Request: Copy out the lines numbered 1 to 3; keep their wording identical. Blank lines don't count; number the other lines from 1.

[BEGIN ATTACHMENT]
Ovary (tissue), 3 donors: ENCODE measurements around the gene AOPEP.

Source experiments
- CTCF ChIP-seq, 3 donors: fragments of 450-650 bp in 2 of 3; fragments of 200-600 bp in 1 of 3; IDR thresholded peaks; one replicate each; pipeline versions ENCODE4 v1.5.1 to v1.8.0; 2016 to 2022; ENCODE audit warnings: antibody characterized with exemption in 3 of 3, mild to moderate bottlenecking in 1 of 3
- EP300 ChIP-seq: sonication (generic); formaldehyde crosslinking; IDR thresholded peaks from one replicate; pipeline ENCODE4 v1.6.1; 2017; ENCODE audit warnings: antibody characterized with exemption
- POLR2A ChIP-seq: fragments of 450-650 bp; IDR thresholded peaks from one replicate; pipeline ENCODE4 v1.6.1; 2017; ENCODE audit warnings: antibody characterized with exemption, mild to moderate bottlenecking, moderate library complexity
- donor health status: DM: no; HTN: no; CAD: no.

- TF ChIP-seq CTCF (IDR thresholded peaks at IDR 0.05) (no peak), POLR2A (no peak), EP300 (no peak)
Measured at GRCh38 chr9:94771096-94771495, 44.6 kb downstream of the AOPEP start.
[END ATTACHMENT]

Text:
Ovary (tissue), 3 donors: ENCODE measurements around the gene AOPEP.

Source experiments
- CTCF ChIP-seq, 3 donors: fragments of 450-650 bp in 2 of 3; fragments of 200-600 bp in 1 of 3; IDR thresholded peaks; one replicate each; pipeline versions ENCODE4 v1.5.1 to v1.8.0; 2016 to 2022; ENCODE audit warnings: antibody characterized with exemption in 3 of 3, mild to moderate bottlenecking in 1 of 3